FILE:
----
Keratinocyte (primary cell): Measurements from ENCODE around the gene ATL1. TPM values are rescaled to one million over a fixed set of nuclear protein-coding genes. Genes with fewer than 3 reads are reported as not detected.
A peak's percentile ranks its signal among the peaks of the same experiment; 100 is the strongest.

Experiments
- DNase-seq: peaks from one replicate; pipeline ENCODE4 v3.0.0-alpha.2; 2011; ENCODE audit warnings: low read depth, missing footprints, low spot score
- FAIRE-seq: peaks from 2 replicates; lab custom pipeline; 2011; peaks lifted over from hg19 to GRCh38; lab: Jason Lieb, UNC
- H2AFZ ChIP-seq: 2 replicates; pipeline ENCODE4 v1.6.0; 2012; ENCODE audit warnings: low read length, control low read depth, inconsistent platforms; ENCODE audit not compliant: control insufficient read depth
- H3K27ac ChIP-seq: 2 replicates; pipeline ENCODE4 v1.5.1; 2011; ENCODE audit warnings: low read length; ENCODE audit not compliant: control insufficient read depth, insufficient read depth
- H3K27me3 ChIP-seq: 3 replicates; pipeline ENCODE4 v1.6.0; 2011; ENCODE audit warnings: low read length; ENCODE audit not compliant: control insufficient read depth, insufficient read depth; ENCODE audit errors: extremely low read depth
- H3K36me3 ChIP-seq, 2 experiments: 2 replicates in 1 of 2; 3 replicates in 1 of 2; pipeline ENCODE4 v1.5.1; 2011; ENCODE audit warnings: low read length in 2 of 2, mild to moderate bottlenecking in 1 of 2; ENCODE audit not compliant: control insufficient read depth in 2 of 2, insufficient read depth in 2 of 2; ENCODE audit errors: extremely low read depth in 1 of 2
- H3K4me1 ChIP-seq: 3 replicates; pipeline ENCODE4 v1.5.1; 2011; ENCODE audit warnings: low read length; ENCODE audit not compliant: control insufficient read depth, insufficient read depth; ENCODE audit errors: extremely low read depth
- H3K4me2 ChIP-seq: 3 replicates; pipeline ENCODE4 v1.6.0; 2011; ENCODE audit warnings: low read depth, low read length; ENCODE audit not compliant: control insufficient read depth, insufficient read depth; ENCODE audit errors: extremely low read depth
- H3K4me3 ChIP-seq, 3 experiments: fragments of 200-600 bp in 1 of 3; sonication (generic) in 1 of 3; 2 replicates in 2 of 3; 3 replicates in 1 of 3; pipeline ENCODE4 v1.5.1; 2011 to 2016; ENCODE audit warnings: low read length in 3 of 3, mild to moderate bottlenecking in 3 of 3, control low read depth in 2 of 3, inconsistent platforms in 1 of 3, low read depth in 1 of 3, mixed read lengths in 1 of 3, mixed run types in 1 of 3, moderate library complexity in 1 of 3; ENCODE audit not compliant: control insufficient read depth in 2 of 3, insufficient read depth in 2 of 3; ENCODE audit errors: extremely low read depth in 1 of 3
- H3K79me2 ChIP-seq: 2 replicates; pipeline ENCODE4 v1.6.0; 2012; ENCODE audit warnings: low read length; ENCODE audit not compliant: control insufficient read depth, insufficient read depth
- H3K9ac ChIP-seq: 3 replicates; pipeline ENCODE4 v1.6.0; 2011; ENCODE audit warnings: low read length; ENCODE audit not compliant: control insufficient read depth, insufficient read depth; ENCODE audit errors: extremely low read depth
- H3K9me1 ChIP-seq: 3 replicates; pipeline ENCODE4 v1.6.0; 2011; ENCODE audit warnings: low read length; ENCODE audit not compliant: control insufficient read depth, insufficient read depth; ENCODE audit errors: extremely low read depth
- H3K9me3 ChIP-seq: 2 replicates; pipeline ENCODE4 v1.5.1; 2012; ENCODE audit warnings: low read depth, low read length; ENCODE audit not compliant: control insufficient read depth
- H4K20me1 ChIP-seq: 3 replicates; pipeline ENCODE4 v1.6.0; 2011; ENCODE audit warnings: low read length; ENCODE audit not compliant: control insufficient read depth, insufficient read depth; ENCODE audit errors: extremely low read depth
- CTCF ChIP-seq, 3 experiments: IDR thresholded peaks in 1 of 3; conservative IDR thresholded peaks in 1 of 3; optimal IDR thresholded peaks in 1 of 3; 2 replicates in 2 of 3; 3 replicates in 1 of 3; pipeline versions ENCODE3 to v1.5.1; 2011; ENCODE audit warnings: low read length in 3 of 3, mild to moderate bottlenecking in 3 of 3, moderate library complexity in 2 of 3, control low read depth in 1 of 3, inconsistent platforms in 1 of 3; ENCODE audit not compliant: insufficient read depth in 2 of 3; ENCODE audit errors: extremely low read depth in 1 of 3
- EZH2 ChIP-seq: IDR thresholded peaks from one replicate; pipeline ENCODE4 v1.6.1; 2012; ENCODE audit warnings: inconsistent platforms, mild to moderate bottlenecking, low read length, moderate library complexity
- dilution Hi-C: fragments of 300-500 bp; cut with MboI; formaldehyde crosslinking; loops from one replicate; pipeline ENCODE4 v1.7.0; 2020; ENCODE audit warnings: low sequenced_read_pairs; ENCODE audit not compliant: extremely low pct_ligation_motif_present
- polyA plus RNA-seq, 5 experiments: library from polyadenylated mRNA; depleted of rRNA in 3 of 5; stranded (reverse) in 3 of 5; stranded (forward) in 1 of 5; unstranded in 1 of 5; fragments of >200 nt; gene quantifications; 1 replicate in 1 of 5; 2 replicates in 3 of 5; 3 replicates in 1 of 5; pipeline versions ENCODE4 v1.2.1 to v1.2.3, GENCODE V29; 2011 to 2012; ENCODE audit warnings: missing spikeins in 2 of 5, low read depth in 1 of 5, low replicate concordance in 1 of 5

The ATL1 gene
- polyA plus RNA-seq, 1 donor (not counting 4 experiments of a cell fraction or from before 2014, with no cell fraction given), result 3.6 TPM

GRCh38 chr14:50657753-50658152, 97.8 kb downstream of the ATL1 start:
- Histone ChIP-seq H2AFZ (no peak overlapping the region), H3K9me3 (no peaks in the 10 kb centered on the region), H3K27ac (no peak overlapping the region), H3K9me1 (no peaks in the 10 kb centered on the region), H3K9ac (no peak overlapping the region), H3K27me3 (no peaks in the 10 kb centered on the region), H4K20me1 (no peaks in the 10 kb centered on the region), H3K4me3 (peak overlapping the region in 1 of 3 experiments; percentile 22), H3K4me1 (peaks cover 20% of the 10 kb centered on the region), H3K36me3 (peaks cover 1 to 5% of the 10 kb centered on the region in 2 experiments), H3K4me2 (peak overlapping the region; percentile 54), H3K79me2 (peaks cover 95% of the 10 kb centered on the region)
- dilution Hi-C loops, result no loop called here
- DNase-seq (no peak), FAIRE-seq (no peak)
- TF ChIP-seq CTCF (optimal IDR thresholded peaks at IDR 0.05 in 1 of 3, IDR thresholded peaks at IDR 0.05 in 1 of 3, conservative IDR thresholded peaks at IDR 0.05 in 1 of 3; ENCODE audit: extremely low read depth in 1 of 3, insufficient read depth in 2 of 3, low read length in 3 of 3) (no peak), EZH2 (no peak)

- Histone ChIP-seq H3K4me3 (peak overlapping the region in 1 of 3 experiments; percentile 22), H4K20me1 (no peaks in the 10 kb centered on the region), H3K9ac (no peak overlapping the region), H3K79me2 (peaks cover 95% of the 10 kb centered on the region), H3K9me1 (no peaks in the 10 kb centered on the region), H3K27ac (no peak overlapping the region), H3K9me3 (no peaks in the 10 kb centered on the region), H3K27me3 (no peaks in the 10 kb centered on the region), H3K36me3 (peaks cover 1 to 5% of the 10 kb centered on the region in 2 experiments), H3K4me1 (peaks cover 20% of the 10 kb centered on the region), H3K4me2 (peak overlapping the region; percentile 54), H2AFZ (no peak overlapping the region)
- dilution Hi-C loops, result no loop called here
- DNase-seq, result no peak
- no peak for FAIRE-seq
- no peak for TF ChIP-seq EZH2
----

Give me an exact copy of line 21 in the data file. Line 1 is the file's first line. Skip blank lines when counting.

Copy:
- polyA plus RNA-seq, 5 experiments: library from polyadenylated mRNA; depleted of rRNA in 3 of 5; stranded (reverse) in 3 of 5; stranded (forward) in 1 of 5; unstranded in 1 of 5; fragments of >200 nt; gene quantifications; 1 replicate in 1 of 5; 2 replicates in 3 of 5; 3 replicates in 1 of 5; pipeline versions ENCODE4 v1.2.1 to v1.2.3, GENCODE V29; 2011 to 2012; ENCODE audit warnings: missing spikeins in 2 of 5, low read depth in 1 of 5, low replicate concordance in 1 of 5